Love Is Greatest

By Pastor Doug Batchelor

An Amazing Fact: The term “bucket list,” a list of things a person would like to do before he or she dies, harkens back to the phrase “kicking the bucket.” In medieval times, criminals were executed by hanging. On the gallows, they would often be made to stand on a bucket as the rope was tied around their necks. The executioner would then kick the bucket out from under their feet. One Stanford survey found that more than 91 percent of respondents had a bucket list.

The top 12 items that people put on their bucket lists are: see the Northern Lights, run a marathon, go on an African safari, spelunk caves in Central America, climb Mount Everest, visit the Great Wall of China, learn to play an instrument, zip line through a rainforest, snorkel the Great Barrier Reef, skydive, see the Great Pyramids of Giza, and raft the Colorado River.

I’ve been blessed to do many of these things. But the prime thing on my bucket list is actually none of these things. It’s a Bible passage:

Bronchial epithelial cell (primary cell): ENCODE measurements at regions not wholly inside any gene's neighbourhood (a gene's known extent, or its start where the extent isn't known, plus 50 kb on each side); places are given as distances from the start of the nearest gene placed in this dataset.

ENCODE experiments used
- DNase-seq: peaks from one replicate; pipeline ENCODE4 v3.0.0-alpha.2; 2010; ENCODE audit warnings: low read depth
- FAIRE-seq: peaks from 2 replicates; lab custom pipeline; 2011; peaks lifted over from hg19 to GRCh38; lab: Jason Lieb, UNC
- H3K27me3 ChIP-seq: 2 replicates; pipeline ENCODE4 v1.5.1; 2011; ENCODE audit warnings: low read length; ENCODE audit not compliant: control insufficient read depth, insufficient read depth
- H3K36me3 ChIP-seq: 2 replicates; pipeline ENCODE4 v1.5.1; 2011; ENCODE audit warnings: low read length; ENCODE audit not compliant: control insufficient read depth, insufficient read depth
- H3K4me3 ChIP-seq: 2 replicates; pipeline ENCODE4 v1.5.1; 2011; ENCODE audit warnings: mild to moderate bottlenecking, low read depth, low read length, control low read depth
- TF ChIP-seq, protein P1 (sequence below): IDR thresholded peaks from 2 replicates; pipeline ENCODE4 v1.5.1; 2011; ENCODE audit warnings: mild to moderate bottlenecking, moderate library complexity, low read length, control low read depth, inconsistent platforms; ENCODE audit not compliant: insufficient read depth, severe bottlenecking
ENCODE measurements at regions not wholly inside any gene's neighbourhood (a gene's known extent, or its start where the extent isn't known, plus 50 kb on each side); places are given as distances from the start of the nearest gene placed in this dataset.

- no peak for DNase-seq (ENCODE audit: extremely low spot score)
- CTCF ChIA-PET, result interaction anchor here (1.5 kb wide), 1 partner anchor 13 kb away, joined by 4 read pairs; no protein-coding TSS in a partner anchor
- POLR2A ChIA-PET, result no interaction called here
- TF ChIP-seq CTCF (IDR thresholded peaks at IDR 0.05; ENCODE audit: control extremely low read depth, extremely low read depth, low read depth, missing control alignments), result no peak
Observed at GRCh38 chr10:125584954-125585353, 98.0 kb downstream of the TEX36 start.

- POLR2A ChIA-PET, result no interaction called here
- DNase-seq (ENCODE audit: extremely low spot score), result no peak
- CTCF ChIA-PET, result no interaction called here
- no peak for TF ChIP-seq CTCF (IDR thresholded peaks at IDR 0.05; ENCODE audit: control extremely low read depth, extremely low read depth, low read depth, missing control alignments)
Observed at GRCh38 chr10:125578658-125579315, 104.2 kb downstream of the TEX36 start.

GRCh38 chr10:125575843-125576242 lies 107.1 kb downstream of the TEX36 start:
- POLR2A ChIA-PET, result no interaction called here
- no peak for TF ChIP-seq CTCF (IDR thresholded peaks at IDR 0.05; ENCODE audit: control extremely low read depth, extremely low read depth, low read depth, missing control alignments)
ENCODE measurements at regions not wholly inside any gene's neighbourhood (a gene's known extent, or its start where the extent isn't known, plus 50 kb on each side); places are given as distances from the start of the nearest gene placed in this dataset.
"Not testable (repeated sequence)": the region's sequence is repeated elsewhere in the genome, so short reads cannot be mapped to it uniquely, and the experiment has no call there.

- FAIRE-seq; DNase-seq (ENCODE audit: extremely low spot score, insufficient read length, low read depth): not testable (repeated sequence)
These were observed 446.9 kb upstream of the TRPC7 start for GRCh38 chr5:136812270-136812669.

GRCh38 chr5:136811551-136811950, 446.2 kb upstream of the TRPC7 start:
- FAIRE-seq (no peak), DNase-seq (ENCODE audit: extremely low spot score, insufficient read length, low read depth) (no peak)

That Christ may dwell in your hearts through faith; that you, being rooted and grounded in love, may be able to comprehend with all the saints what is the width and length and depth and height—to know the love of Christ which passes knowledge; that you may be filled with all the fullness of God (Ephesians 3:17–19).

You can have hobbies; you can have goals. But the supreme directive for every Christian is to experience the love of God. Nothing is more important. But it is just as important to know why love is the greatest.

Defining Love

One day, I was walking through a parking lot, and a lady called out to me, “Don’t you love it?”

I looked around, confused.

“Your car,” she explained. “I’ve got one just like it! Aren’t they great?”

Nowadays, we utter the word “love” so casually that it has nearly lost its impact.

Different terms interpreted as “love” in Scripture are used more than 500 times! The first time it appears in the Bible is the Hebrew term ahab, when God said to Abraham, “Take now your son, your only son Isaac, whom you love, … and offer him there as a burnt offering” (Genesis 22:2). This means that the first time we encounter the word love in the Bible is in sacrifice. To God, what constitutes love is anything but casual. And as we will see, this verse is but an introduction to God’s own expression of love.

The Greek language has four words to express different types of love:

Storge: a feeling of affection, such as between parent and child or a strong friendship

Eros: romantic feelings or sexual desire

Phileo: a feeling of loyalty or attachment to friends, family, and community

Agape: selfless, unconditional love